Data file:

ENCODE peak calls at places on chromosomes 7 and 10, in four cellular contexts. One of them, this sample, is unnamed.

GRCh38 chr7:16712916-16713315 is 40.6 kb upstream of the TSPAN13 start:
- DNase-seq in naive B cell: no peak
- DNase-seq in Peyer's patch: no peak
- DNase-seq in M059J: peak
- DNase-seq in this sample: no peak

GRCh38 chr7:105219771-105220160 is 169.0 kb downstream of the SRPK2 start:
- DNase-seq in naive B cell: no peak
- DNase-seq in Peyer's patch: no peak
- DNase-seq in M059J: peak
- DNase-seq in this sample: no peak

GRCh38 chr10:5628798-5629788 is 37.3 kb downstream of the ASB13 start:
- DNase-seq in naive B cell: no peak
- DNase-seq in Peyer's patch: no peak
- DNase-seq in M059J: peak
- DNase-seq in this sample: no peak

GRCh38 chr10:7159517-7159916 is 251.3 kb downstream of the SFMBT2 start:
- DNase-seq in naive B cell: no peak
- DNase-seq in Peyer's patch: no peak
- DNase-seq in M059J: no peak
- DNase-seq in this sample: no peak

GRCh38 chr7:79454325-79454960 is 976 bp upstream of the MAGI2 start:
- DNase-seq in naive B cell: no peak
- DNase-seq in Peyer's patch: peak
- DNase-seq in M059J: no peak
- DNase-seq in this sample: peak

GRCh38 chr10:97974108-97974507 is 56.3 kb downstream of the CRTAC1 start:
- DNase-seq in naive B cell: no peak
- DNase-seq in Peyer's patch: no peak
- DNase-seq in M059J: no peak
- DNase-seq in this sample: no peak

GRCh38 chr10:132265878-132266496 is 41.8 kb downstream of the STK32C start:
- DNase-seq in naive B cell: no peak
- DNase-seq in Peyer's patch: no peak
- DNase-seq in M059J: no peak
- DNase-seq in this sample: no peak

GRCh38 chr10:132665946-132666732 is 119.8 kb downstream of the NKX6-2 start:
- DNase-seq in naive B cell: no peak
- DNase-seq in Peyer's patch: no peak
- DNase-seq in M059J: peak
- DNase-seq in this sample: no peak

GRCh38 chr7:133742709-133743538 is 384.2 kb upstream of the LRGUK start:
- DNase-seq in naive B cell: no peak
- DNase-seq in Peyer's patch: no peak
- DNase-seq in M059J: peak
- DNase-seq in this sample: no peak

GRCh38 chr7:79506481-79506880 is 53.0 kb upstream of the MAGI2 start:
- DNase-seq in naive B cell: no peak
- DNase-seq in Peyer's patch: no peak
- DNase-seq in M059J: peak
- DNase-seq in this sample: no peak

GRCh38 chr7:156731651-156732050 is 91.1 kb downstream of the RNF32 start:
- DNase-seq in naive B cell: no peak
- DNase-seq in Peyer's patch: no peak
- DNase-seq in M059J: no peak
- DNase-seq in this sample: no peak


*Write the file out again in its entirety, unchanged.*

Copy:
ENCODE peak calls at places on chromosomes 7 and 10, in four cellular contexts. One of them, this sample, is unnamed.

GRCh38 chr7:16712916-16713315 is 40.6 kb upstream of the TSPAN13 start:
- DNase-seq in naive B cell: no peak
- DNase-seq in Peyer's patch: no peak
- DNase-seq in M059J: peak
- DNase-seq in this sample: no peak

GRCh38 chr7:105219771-105220160 is 169.0 kb downstream of the SRPK2 start:
- DNase-seq in naive B cell: no peak
- DNase-seq in Peyer's patch: no peak
- DNase-seq in M059J: peak
- DNase-seq in this sample: no peak

GRCh38 chr10:5628798-5629788 is 37.3 kb downstream of the ASB13 start:
- DNase-seq in naive B cell: no peak
- DNase-seq in Peyer's patch: no peak
- DNase-seq in M059J: peak
- DNase-seq in this sample: no peak

GRCh38 chr10:7159517-7159916 is 251.3 kb downstream of the SFMBT2 start:
- DNase-seq in naive B cell: no peak
- DNase-seq in Peyer's patch: no peak
- DNase-seq in M059J: no peak
- DNase-seq in this sample: no peak

GRCh38 chr7:79454325-79454960 is 976 bp upstream of the MAGI2 start:
- DNase-seq in naive B cell: no peak
- DNase-seq in Peyer's patch: peak
- DNase-seq in M059J: no peak
- DNase-seq in this sample: peak

GRCh38 chr10:97974108-97974507 is 56.3 kb downstream of the CRTAC1 start:
- DNase-seq in naive B cell: no peak
- DNase-seq in Peyer's patch: no peak
- DNase-seq in M059J: no peak
- DNase-seq in this sample: no peak

GRCh38 chr10:132265878-132266496 is 41.8 kb downstream of the STK32C start:
- DNase-seq in naive B cell: no peak
- DNase-seq in Peyer's patch: no peak
- DNase-seq in M059J: no peak
- DNase-seq in this sample: no peak

GRCh38 chr10:132665946-132666732 is 119.8 kb downstream of the NKX6-2 start:
- DNase-seq in naive B cell: no peak
- DNase-seq in Peyer's patch: no peak
- DNase-seq in M059J: peak
- DNase-seq in this sample: no peak

GRCh38 chr7:133742709-133743538 is 384.2 kb upstream of the LRGUK start:
- DNase-seq in naive B cell: no peak
- DNase-seq in Peyer's patch: no peak
- DNase-seq in M059J: peak
- DNase-seq in this sample: no peak

GRCh38 chr7:79506481-79506880 is 53.0 kb upstream of the MAGI2 start:
- DNase-seq in naive B cell: no peak
- DNase-seq in Peyer's patch: no peak
- DNase-seq in M059J: peak
- DNase-seq in this sample: no peak

GRCh38 chr7:156731651-156732050 is 91.1 kb downstream of the RNF32 start:
- DNase-seq in naive B cell: no peak
- DNase-seq in Peyer's patch: no peak
- DNase-seq in M059J: no peak
- DNase-seq in this sample: no peak